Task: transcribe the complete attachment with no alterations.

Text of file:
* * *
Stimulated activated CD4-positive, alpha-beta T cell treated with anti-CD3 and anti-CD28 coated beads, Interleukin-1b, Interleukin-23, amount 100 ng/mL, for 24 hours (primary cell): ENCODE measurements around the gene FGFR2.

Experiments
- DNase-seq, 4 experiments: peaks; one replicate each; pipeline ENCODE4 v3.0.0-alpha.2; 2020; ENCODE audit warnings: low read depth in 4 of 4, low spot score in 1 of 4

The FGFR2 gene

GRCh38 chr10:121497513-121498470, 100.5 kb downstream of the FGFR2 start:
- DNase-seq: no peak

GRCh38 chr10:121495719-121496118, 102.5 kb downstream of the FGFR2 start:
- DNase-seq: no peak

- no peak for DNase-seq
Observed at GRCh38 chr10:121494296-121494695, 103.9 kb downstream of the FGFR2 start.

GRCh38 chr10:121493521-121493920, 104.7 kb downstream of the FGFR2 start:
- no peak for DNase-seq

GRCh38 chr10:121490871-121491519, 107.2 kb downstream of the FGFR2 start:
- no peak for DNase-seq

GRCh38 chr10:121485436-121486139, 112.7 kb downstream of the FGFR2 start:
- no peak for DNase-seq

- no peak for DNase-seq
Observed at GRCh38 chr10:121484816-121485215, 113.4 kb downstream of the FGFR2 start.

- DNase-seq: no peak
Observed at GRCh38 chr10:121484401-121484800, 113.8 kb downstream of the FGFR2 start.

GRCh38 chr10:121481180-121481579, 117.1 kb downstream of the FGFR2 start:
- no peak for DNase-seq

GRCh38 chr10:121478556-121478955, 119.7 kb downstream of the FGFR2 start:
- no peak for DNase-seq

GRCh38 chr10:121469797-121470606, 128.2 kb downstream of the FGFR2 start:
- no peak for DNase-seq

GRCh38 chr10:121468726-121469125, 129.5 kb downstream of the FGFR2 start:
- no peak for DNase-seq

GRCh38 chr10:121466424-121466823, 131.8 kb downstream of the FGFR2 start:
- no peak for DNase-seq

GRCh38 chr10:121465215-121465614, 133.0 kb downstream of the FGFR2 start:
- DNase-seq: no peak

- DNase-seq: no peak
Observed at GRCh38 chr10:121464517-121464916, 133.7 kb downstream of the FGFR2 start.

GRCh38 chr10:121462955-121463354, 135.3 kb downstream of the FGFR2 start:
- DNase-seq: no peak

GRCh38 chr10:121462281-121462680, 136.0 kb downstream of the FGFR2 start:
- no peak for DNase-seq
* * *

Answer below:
Stimulated activated CD4-positive, alpha-beta T cell treated with anti-CD3 and anti-CD28 coated beads, Interleukin-1b, Interleukin-23, amount 100 ng/mL, for 24 hours (primary cell): ENCODE measurements around the gene FGFR2.

Experiments
- DNase-seq, 4 experiments: peaks; one replicate each; pipeline ENCODE4 v3.0.0-alpha.2; 2020; ENCODE audit warnings: low read depth in 4 of 4, low spot score in 1 of 4

The FGFR2 gene

GRCh38 chr10:121497513-121498470, 100.5 kb downstream of the FGFR2 start:
- DNase-seq: no peak

GRCh38 chr10:121495719-121496118, 102.5 kb downstream of the FGFR2 start:
- DNase-seq: no peak

- no peak for DNase-seq
Observed at GRCh38 chr10:121494296-121494695, 103.9 kb downstream of the FGFR2 start.

GRCh38 chr10:121493521-121493920, 104.7 kb downstream of the FGFR2 start:
- no peak for DNase-seq

GRCh38 chr10:121490871-121491519, 107.2 kb downstream of the FGFR2 start:
- no peak for DNase-seq

GRCh38 chr10:121485436-121486139, 112.7 kb downstream of the FGFR2 start:
- no peak for DNase-seq

- no peak for DNase-seq
Observed at GRCh38 chr10:121484816-121485215, 113.4 kb downstream of the FGFR2 start.

- DNase-seq: no peak
Observed at GRCh38 chr10:121484401-121484800, 113.8 kb downstream of the FGFR2 start.

GRCh38 chr10:121481180-121481579, 117.1 kb downstream of the FGFR2 start:
- no peak for DNase-seq

GRCh38 chr10:121478556-121478955, 119.7 kb downstream of the FGFR2 start:
- no peak for DNase-seq

GRCh38 chr10:121469797-121470606, 128.2 kb downstream of the FGFR2 start:
- no peak for DNase-seq

GRCh38 chr10:121468726-121469125, 129.5 kb downstream of the FGFR2 start:
- no peak for DNase-seq

GRCh38 chr10:121466424-121466823, 131.8 kb downstream of the FGFR2 start:
- no peak for DNase-seq

GRCh38 chr10:121465215-121465614, 133.0 kb downstream of the FGFR2 start:
- DNase-seq: no peak

- DNase-seq: no peak
Observed at GRCh38 chr10:121464517-121464916, 133.7 kb downstream of the FGFR2 start.

GRCh38 chr10:121462955-121463354, 135.3 kb downstream of the FGFR2 start:
- DNase-seq: no peak

GRCh38 chr10:121462281-121462680, 136.0 kb downstream of the FGFR2 start:
- no peak for DNase-seq